A BAFFLING CONTROVERSY has unfolded over AstraZeneca’s covid-19 vaccine. On the morning of March 22nd, the company announced positive results about the jab’s safety and efficacy from a clinical trial with 32,000 people conducted mostly in America. But late that night the National Institute of Allergy and Infectious Diseases (NIAID), an American government agency that funded the trial, issued a vaguely worded statement that questioned the company’s announcement. AstraZeneca, it said, “may have included outdated information” which “may have provided an incomplete view of the efficacy data”.
Not much clarity has emerged so far, officially. On March 23rd AstraZeneca (which developed its jab with a team at Oxford University) responded that the results in question were from a “pre-specified interim analysis” of data up to February 17th. Such reporting milestones are standard in clinical trials. The company promised to publish more data within 48 hours. A preliminary analysis of that forthcoming data, it said, had found that the results were “consistent” with what it published.
But Anthony Fauci, head of the NIAID, said in a television interview that AstraZeneca appeared to have made an “unforced error”. He said that the company’s omission of some relevant data was “not necessary” because its jab was already “very likely a very good vaccine”.
The NIAID issued its late-night statement in response to a letter it received from the trial’s Data and Safety Monitoring Board (DSMB), an independent group of experts who oversee clinical trials. Normally, the pharmaceutical companies running the trials and the DSMBs sort out discrepancies between their interpretations of the data behind closed doors. Why they failed to do so this time and whether the gap in the numbers is highly consequential is, at the moment, in the realm of speculation. AstraZeneca reported that the jab was 79% effective against covid-19 symptoms, when administered in two shots four weeks apart. According to the Washington Post, the DSMB’s letter to Dr Fauci and other officials said that the efficacy figures the company should have published were between 69% and 74%.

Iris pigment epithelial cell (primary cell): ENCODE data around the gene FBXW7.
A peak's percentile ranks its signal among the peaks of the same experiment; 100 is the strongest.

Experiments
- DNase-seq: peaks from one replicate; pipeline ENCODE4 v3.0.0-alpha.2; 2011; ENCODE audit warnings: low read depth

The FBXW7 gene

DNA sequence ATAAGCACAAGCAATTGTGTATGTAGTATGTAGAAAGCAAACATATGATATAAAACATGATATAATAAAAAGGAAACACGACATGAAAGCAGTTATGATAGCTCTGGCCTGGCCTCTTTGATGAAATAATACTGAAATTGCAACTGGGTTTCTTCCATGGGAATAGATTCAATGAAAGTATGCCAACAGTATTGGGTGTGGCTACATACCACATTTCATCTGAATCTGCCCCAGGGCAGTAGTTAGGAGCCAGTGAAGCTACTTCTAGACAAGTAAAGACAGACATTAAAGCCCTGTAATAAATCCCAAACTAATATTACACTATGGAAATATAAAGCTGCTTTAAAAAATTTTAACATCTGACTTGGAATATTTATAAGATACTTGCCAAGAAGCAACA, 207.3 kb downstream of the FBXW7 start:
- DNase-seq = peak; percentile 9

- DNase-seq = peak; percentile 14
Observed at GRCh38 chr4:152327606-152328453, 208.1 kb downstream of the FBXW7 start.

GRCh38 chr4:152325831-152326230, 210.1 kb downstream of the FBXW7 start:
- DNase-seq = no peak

Results from Britain’s mass-vaccination programme show that the jab works well, with the efficacy of the first shot alone around 70% in some studies. Different variants of the virus in America may be muddling the results there. America’s medicines regulator, the Food and Drug Administration, will have the final say on whether the AstraZeneca jab is good enough for use in the country. The agency conducts its own full analysis of the data from clinical trials submitted for its approval.
The one thing that is all but certain is that the fresh controversy will hurt demand for AstraZeneca’s vaccine. The jab’s popularity in Europe took a tumble last week, when many countries paused its use after suspicions about some blood clots linked to the vaccines. A review by the European medicines regulator concluded that the benefits of the jab outweighed any “possible risk” of a rare type of clot (which, though unproven, could not yet be ruled out). Although vaccination has resumed in most countries, fewer Europeans are keen on the AstraZeneca jab. In America, what people think of it may be irrelevant—at least in the short term. On current trends, all American adults will be offered one of the other three jabs approved in the country before the AstraZeneca jab can feasibly be rolled out.
Any damage to the reputation of AstraZeneca’s vaccine could hobble global efforts to bring the pandemic to an end. In most of the world covid-19 vaccines will be in short supply for at least a year. The AstraZeneca jab is one of those already manufactured in vast quantities. It is cheaper and easier to distribute than the other available vaccines. Confusing publicity, even on matters that may be quickly resolved to everyone’s satisfaction, is the last thing it needs.
All our stories relating to the pandemic and the vaccines can be found on our coronavirus hub. You can also listen to The Jab, our new podcast on the race between injections and infections, and find trackers showing the global roll-out of vaccines, excess deaths by country and the virus’s spread across Europe and America.